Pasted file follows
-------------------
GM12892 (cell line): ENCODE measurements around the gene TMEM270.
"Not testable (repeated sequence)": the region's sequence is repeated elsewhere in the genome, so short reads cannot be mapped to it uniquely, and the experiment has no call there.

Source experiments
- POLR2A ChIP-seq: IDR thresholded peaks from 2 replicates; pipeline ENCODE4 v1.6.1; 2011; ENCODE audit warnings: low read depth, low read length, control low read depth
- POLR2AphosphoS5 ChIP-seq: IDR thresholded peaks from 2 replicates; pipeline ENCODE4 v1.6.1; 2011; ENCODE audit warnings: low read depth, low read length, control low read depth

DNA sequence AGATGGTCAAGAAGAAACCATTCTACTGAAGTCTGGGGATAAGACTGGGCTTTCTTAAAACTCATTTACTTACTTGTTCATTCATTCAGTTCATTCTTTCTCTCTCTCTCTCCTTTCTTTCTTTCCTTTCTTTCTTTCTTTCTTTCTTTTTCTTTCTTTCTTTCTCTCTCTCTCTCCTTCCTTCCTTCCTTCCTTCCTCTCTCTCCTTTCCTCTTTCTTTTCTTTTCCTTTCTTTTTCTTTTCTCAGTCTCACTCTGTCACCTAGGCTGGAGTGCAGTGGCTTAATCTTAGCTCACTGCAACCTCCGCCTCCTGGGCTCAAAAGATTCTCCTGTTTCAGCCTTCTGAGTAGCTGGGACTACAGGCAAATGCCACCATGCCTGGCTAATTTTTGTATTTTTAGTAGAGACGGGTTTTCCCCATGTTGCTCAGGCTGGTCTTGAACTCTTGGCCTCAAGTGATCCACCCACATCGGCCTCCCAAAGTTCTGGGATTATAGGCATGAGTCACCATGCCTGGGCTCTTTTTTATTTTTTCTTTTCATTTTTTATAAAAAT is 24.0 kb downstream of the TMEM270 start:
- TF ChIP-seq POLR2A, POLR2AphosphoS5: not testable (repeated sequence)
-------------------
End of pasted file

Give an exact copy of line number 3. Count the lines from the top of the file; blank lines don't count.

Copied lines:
Source experiments